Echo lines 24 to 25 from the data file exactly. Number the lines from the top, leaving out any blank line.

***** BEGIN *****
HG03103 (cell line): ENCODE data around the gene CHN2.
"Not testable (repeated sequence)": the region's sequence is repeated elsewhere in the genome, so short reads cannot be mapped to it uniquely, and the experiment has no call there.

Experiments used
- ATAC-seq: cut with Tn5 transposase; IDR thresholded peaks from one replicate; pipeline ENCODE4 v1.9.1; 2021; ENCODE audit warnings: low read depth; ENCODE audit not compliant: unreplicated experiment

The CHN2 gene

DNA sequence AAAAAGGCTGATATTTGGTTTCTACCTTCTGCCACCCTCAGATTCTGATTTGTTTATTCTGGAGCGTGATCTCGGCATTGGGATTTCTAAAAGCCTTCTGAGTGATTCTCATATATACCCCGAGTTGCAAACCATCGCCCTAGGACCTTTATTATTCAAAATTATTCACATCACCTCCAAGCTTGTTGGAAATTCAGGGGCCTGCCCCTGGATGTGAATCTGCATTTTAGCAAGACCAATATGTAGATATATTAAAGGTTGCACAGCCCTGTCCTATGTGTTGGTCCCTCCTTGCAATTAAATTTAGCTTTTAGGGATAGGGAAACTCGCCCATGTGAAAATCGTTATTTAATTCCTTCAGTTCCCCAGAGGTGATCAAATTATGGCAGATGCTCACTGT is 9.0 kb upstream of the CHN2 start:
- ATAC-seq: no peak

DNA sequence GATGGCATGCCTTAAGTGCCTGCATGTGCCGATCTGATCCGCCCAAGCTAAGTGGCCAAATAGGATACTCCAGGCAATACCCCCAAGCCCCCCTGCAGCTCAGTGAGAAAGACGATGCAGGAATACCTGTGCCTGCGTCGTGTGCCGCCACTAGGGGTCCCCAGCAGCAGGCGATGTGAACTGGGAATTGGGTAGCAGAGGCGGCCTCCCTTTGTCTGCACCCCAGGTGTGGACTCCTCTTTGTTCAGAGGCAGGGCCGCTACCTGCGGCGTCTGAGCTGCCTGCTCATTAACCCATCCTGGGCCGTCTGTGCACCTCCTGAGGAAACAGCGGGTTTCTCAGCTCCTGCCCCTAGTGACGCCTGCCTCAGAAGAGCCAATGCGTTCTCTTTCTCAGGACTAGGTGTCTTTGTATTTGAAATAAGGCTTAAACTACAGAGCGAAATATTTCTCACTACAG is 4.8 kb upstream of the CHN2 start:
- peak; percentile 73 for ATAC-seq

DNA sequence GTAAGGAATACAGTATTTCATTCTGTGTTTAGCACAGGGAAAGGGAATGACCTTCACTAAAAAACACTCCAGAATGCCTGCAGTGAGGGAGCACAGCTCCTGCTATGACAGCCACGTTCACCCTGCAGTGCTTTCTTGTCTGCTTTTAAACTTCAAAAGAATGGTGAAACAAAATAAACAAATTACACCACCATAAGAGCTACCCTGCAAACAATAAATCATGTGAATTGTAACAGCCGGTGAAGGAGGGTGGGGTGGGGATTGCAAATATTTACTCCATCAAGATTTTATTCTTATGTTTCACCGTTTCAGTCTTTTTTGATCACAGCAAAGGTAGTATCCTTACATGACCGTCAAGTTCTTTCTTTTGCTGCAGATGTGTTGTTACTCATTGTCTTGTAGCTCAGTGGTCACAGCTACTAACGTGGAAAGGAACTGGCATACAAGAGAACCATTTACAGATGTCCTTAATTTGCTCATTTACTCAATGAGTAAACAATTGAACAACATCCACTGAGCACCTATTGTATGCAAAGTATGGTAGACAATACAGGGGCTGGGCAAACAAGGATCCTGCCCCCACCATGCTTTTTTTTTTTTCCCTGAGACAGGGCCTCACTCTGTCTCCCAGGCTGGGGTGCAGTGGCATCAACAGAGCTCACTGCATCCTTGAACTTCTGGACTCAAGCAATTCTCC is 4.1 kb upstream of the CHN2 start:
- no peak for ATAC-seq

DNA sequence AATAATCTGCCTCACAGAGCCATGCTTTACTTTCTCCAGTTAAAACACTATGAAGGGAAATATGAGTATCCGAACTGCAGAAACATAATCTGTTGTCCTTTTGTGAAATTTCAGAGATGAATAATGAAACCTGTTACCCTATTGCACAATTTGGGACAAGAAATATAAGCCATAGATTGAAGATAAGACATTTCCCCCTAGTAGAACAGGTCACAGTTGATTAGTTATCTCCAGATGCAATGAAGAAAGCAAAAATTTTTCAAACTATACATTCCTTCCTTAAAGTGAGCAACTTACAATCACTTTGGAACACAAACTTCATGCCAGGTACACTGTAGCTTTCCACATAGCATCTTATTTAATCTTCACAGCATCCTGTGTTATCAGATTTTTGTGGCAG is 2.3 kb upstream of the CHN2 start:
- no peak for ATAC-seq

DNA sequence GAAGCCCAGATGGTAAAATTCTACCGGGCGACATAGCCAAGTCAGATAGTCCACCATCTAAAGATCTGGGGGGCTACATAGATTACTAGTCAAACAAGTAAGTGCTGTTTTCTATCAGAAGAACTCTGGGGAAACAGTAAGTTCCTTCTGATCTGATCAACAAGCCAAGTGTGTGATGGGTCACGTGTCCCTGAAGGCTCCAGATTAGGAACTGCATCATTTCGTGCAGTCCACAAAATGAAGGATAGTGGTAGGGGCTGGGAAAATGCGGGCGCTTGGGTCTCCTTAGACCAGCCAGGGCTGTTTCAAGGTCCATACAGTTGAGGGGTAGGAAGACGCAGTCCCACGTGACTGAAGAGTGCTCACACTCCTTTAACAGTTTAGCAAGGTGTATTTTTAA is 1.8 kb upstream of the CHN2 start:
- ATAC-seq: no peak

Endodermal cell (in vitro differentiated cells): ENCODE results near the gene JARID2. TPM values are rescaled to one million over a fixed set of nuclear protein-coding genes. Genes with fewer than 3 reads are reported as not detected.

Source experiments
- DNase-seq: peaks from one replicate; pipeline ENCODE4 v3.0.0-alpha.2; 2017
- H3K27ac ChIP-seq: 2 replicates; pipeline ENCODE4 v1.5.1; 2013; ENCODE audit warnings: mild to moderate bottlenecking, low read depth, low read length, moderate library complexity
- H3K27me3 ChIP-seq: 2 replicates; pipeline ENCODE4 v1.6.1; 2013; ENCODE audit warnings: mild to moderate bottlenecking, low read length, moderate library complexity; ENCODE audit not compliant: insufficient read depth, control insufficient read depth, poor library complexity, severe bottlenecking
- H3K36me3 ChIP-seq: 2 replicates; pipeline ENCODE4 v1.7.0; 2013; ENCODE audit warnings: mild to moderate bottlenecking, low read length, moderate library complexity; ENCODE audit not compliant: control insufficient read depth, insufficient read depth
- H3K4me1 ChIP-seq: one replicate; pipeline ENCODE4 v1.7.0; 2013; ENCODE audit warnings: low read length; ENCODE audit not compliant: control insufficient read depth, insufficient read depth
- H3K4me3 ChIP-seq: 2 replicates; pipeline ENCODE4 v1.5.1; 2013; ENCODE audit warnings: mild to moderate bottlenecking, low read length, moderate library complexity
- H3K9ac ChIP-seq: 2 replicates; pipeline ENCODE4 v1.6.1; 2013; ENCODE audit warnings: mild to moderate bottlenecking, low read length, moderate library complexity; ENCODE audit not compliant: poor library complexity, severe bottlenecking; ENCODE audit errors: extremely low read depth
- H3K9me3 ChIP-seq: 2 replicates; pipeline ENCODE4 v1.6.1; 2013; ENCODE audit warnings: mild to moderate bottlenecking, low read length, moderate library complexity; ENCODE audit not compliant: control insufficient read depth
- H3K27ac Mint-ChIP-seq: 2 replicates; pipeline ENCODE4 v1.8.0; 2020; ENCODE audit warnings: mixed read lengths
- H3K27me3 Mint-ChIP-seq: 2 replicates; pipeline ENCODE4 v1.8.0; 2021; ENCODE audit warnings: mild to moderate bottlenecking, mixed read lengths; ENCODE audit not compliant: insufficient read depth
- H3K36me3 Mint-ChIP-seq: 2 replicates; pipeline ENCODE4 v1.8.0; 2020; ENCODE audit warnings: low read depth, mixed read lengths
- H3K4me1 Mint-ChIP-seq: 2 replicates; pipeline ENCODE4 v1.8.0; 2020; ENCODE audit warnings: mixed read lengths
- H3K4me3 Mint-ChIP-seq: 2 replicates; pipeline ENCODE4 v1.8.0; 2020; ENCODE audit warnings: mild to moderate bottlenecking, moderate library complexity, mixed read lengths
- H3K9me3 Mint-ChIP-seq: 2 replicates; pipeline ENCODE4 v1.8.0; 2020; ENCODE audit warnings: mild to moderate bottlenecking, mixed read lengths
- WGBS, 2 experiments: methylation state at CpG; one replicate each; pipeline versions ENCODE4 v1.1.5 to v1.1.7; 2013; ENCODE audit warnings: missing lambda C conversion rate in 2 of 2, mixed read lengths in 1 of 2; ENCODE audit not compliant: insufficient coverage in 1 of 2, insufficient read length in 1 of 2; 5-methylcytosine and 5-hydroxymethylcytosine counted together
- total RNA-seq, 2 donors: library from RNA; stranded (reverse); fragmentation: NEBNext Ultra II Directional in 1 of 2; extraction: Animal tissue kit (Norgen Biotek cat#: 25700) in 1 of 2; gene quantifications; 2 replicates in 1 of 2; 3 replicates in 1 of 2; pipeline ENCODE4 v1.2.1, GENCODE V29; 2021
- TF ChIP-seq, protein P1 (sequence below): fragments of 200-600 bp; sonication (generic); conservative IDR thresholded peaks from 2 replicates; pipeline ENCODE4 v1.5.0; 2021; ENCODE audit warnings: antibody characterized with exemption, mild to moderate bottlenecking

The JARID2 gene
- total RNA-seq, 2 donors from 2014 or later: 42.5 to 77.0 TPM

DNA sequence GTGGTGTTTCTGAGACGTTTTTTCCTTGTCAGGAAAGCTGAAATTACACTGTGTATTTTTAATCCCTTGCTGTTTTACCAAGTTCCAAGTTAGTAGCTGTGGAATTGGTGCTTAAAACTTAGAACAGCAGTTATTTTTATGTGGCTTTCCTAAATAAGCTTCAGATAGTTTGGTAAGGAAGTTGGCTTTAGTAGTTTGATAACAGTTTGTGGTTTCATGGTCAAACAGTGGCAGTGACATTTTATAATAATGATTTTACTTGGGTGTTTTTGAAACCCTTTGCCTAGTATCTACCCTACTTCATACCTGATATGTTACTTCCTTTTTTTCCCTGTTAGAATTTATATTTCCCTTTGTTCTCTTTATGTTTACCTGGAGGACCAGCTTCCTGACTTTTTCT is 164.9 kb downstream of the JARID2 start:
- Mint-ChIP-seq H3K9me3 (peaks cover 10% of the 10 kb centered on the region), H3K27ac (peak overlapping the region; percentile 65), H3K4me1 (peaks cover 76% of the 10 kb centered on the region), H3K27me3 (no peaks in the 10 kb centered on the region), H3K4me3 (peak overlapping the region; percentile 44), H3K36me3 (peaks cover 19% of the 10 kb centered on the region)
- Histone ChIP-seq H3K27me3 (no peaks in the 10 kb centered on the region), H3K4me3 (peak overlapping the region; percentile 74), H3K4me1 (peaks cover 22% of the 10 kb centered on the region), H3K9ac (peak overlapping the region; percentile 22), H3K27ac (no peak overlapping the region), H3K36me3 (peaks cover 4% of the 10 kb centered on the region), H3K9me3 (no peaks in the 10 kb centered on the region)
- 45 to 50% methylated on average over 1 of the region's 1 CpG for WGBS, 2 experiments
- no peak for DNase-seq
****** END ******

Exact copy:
- H3K9ac ChIP-seq: 2 replicates; pipeline ENCODE4 v1.6.1; 2013; ENCODE audit warnings: mild to moderate bottlenecking, low read length, moderate library complexity; ENCODE audit not compliant: poor library complexity, severe bottlenecking; ENCODE audit errors: extremely low read depth
- H3K9me3 ChIP-seq: 2 replicates; pipeline ENCODE4 v1.6.1; 2013; ENCODE audit warnings: mild to moderate bottlenecking, low read length, moderate library complexity; ENCODE audit not compliant: control insufficient read depth